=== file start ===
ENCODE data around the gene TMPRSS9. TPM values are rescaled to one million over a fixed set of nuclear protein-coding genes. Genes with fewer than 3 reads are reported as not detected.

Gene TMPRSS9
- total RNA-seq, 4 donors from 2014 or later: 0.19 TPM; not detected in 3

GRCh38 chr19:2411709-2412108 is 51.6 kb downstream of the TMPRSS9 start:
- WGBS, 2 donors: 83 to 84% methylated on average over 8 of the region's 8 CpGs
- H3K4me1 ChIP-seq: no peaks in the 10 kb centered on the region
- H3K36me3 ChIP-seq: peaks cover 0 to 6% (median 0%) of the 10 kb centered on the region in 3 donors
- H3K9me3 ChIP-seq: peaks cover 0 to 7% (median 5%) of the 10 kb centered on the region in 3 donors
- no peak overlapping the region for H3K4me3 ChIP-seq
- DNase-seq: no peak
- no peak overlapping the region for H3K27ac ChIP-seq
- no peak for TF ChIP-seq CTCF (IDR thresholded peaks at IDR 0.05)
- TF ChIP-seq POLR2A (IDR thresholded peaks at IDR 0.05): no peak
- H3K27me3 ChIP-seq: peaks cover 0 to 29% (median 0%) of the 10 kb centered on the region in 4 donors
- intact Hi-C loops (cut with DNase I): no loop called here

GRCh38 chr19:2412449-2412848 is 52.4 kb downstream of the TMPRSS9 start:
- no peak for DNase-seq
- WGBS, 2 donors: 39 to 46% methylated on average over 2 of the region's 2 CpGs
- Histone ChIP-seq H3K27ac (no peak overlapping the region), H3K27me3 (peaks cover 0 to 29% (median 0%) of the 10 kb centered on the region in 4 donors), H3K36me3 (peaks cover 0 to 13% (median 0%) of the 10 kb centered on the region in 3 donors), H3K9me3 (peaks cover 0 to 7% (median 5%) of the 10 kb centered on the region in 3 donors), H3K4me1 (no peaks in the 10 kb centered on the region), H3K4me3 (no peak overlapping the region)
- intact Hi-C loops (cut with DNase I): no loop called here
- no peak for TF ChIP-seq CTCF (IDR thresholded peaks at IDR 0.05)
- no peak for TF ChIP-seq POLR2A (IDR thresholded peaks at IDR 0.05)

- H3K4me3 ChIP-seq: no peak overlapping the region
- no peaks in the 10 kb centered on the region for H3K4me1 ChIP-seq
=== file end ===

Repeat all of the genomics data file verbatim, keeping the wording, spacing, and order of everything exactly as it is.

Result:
ENCODE data around the gene TMPRSS9. TPM values are rescaled to one million over a fixed set of nuclear protein-coding genes. Genes with fewer than 3 reads are reported as not detected.

Gene TMPRSS9
- total RNA-seq, 4 donors from 2014 or later: 0.19 TPM; not detected in 3

GRCh38 chr19:2411709-2412108 is 51.6 kb downstream of the TMPRSS9 start:
- WGBS, 2 donors: 83 to 84% methylated on average over 8 of the region's 8 CpGs
- H3K4me1 ChIP-seq: no peaks in the 10 kb centered on the region
- H3K36me3 ChIP-seq: peaks cover 0 to 6% (median 0%) of the 10 kb centered on the region in 3 donors
- H3K9me3 ChIP-seq: peaks cover 0 to 7% (median 5%) of the 10 kb centered on the region in 3 donors
- no peak overlapping the region for H3K4me3 ChIP-seq
- DNase-seq: no peak
- no peak overlapping the region for H3K27ac ChIP-seq
- no peak for TF ChIP-seq CTCF (IDR thresholded peaks at IDR 0.05)
- TF ChIP-seq POLR2A (IDR thresholded peaks at IDR 0.05): no peak
- H3K27me3 ChIP-seq: peaks cover 0 to 29% (median 0%) of the 10 kb centered on the region in 4 donors
- intact Hi-C loops (cut with DNase I): no loop called here

GRCh38 chr19:2412449-2412848 is 52.4 kb downstream of the TMPRSS9 start:
- no peak for DNase-seq
- WGBS, 2 donors: 39 to 46% methylated on average over 2 of the region's 2 CpGs
- Histone ChIP-seq H3K27ac (no peak overlapping the region), H3K27me3 (peaks cover 0 to 29% (median 0%) of the 10 kb centered on the region in 4 donors), H3K36me3 (peaks cover 0 to 13% (median 0%) of the 10 kb centered on the region in 3 donors), H3K9me3 (peaks cover 0 to 7% (median 5%) of the 10 kb centered on the region in 3 donors), H3K4me1 (no peaks in the 10 kb centered on the region), H3K4me3 (no peak overlapping the region)
- intact Hi-C loops (cut with DNase I): no loop called here
- no peak for TF ChIP-seq CTCF (IDR thresholded peaks at IDR 0.05)
- no peak for TF ChIP-seq POLR2A (IDR thresholded peaks at IDR 0.05)

- H3K4me3 ChIP-seq: no peak overlapping the region
- no peaks in the 10 kb centered on the region for H3K4me1 ChIP-seq